David

I definitely prefer SugarSync now that I’m a Windows user, but I did prefer Dropbox on Mac. The Dropbox folder wasn’t so bad when I could create symlinks of other folders. On Windows, however, Dropbox does not constantly update folders that use symlinks (admitted on the Dropbox site). SugarSync’s ability to let me choose whatever folders and/or files I want is far superior.

Reply

axl456

totally agree with your article..

Dropbox is for now the best option for cloud storage..

Reply

Rishi Talreja

“Dropbox gives you 2GB after signup and another 3GB after referring a friend.”
I love Dropbox myself, been using it for a couple of months now on my Mac..Had to point out that Dropbox gives 2GB and another 1GB after referrals…so that becomes 3GB overall…

Rarst

Nope, article is quite correct. Except that would require few friends but Dropbox referrals give up to 3Gb extra so max free total is 5Gb.

Rishi Talreja

Yeah, I realized I was mistaken…But hey! I am going to invite more friends now!!

Reply

z00nk

Dropbox definitely a winner. The wiki page features add-ons and tutorials that can help users maximize its usage. e.g. using dropbox to sync firefox bookmarks and profiles..etc

Reply

IP

I have both installed and neither wins IMHO. Each of these has it’s pluses and so does Syncplicity but each is also lacking in huge areas. The only one I pay for is SugarSync which has the most features but I’ve had a tech problem with it and support has been horrible… email replies taking 2-10 days, lack of real forum support, etc.

That being said, although tempted, I haven’t cancelled my account. The ability to choose any folder/file to sync in addition to the outstanding iPhone app leaves it head and shoulders above DropBox. That is, if I can get the damn thing to work properly…

Reply

Drew

Drew from SugarSync here. I’m surprised you didn’t drill down into mobile functionality more… We are investing heavily in the mobile apps. We’ve got native apps for iPhone, BlackBerry, WinMo, and more on the way. We also have a mobile website for all other phones (m.sugarsync.com) We want to provide our users with anytime, anywhere access to their data and mobile is a huge component.

You can do some pretty cool things with the mobile apps – for example, you can stream music from the cloud to your iPhone (not necessary to use up valuable space on the device). On the BlackBerry, you can even edit documents and then sync it back to the cloud and your computers. You can also take photos on the devices and do a real-time upload to SugarSync, which then syncs the files locally to your computers (no wires required).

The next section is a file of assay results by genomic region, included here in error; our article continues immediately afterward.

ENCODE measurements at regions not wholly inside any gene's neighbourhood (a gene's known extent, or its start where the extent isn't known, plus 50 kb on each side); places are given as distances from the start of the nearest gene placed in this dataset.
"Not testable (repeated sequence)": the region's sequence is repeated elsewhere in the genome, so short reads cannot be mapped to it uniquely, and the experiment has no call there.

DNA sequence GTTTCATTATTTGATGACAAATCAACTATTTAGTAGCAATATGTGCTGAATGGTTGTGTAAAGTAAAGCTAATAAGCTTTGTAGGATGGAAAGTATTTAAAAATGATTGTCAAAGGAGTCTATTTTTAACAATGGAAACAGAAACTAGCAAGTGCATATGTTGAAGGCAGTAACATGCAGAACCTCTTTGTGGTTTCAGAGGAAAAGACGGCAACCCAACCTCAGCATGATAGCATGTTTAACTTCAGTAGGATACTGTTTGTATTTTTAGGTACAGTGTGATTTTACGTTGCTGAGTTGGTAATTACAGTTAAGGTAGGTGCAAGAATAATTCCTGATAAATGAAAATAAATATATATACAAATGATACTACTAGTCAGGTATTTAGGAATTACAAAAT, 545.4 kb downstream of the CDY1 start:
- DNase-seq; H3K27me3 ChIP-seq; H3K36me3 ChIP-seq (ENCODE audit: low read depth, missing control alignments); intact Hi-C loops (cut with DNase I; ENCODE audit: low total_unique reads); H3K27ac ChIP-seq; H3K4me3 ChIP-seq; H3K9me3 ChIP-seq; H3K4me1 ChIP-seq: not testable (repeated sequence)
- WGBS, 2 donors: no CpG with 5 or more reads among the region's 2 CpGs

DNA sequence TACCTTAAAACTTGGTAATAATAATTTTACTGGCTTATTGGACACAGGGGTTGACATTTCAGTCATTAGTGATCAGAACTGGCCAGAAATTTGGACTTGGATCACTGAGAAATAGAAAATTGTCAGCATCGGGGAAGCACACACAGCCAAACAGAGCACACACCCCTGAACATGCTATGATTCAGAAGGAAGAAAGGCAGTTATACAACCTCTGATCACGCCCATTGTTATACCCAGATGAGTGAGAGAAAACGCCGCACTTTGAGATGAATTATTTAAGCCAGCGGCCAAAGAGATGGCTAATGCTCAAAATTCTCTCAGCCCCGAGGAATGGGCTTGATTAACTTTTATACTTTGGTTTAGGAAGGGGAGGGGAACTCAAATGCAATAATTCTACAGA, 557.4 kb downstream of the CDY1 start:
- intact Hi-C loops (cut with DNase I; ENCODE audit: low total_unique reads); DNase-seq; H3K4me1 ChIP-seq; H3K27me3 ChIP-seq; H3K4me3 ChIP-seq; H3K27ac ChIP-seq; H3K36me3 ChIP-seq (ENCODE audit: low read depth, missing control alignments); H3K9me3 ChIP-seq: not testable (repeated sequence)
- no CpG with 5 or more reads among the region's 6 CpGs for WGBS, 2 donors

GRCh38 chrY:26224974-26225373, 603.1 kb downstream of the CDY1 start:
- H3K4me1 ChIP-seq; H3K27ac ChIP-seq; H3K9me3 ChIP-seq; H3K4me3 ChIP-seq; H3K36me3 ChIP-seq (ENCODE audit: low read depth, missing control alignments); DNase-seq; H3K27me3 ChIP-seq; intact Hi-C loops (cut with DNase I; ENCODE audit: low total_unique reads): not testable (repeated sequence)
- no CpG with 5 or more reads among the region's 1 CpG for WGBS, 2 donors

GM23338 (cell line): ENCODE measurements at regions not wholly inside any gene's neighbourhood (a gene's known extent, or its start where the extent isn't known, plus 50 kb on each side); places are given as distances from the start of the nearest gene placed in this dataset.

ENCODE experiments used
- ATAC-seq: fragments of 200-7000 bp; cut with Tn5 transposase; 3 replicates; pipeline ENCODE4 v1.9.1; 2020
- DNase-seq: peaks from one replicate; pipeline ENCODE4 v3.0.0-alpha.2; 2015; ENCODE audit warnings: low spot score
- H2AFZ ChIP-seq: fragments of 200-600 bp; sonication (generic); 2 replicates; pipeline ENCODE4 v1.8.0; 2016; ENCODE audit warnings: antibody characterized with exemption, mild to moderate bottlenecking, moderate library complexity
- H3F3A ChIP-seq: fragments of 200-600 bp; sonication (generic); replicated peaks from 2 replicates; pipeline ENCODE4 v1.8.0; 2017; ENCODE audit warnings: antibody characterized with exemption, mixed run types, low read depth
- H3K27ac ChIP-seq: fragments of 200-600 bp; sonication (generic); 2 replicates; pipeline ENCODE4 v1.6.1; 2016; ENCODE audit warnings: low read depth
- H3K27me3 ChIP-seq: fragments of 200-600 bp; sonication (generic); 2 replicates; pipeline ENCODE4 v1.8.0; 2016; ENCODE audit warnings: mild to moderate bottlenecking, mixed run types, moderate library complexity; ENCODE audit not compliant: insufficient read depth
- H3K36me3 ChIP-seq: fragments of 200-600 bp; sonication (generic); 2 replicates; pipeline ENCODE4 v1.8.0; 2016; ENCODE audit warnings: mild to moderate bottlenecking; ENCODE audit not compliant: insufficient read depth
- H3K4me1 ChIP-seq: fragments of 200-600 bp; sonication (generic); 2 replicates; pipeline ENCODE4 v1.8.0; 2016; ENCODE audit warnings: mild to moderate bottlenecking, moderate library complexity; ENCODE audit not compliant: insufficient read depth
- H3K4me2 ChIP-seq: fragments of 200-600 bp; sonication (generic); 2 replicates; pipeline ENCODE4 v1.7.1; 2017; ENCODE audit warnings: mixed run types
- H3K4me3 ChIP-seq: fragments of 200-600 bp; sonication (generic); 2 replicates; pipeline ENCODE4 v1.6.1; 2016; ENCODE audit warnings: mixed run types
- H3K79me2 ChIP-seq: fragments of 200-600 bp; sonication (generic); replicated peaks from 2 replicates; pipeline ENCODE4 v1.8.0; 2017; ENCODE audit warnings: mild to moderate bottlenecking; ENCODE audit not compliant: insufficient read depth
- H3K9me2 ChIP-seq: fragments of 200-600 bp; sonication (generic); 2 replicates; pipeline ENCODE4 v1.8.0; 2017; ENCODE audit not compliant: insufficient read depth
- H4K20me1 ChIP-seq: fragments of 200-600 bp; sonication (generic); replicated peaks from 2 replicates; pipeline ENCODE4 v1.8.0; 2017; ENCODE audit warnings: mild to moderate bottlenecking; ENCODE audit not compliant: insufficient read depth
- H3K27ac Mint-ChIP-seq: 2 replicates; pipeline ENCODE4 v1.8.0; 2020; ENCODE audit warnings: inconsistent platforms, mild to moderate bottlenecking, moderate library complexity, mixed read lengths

Thanks for the coverage – we appreciate the feedback. BTW – Linux is definitely on our roadmap :-)

Drew Garcia
Product Management @ SugarSync

David Keating

Have you guys considered a Synology Server plug in?

would open your product to thousands more potential customers & make me very happy indeed!

Reply

Al Bsharah

Nicely done article. Unlike most, I’m actually thinking of leaving Dropbox for SugarSync. Main reasons:

1) SugarSync seems to have a faster development cycle
2) SugarSync allows selection of folders
3) SugarSync has native iPhone app (see #1)
4) I don’t currently need more than 2 PC’s sync’d.

All this said, I run my own servers and would love to be able to install my own “SugarSync” or “Dropbox” server on my own equipment and sync to that instead of someone else’s cloud… Been looking for an affordable solution like this for ages, with no luck…

Cheers!
AL

Reeko

Try funambol on your personal server. This with DropBox allows you to have the magic briefcase and you can store as much as you have room.

Reply

Paul

Do any of these services support a hot-link to a shared file or the link is to a downloadpage that requires a second click to get the download started ?

Thanks
Paul

Rarst

Dropbox has direct http links to files in special public folder. Works quite well if there is no need for tight security in sharing files.

henk

“a downloadpage that requires a second click to get the download started”

Using Dropbox the following will create an index.html for your selected publicly shared files, allowing a second click to get the download started.

daddyposts.blogspot.com/2009/05/sharing-multiple-private-files-on-one.html

Reply

John Lee

I haven’t tried Sugarsync but I did use Dropbox. I cannot say I was over impressed as had many problems with the sync’s producing empty files and also found it to be a resource hog using 40-50mb of ram minimum and over 100mb in use. If you have loads of ram then no problem but if you are running 512mb or less on your computer then you are really going to feel it. As you may of guessed, it is no longer on any of my computers but I look forward to giving Sugarsync a go.